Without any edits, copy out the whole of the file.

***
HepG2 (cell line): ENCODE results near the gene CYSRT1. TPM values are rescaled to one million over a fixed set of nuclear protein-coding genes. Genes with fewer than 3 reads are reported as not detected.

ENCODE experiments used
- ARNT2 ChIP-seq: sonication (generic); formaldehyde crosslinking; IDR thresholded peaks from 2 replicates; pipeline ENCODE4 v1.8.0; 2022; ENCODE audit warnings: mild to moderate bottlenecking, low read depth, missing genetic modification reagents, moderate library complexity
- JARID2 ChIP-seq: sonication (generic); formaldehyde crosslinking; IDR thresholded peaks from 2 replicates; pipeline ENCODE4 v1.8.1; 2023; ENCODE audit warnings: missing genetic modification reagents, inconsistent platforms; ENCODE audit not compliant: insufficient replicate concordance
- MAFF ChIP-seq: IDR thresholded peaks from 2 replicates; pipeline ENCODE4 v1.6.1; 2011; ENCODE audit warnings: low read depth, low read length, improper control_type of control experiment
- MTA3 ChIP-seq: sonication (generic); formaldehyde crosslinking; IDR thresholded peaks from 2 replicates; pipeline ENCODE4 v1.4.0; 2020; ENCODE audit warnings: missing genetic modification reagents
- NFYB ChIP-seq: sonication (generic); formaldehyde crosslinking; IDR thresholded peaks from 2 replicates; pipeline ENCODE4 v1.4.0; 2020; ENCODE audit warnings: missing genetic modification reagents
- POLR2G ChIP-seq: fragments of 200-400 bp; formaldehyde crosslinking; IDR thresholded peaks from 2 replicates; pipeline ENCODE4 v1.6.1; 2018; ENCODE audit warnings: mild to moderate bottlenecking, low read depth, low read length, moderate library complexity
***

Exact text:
HepG2 (cell line): ENCODE results near the gene CYSRT1. TPM values are rescaled to one million over a fixed set of nuclear protein-coding genes. Genes with fewer than 3 reads are reported as not detected.

ENCODE experiments used
- ARNT2 ChIP-seq: sonication (generic); formaldehyde crosslinking; IDR thresholded peaks from 2 replicates; pipeline ENCODE4 v1.8.0; 2022; ENCODE audit warnings: mild to moderate bottlenecking, low read depth, missing genetic modification reagents, moderate library complexity
- JARID2 ChIP-seq: sonication (generic); formaldehyde crosslinking; IDR thresholded peaks from 2 replicates; pipeline ENCODE4 v1.8.1; 2023; ENCODE audit warnings: missing genetic modification reagents, inconsistent platforms; ENCODE audit not compliant: insufficient replicate concordance
- MAFF ChIP-seq: IDR thresholded peaks from 2 replicates; pipeline ENCODE4 v1.6.1; 2011; ENCODE audit warnings: low read depth, low read length, improper control_type of control experiment
- MTA3 ChIP-seq: sonication (generic); formaldehyde crosslinking; IDR thresholded peaks from 2 replicates; pipeline ENCODE4 v1.4.0; 2020; ENCODE audit warnings: missing genetic modification reagents
- NFYB ChIP-seq: sonication (generic); formaldehyde crosslinking; IDR thresholded peaks from 2 replicates; pipeline ENCODE4 v1.4.0; 2020; ENCODE audit warnings: missing genetic modification reagents
- POLR2G ChIP-seq: fragments of 200-400 bp; formaldehyde crosslinking; IDR thresholded peaks from 2 replicates; pipeline ENCODE4 v1.6.1; 2018; ENCODE audit warnings: mild to moderate bottlenecking, low read depth, low read length, moderate library complexity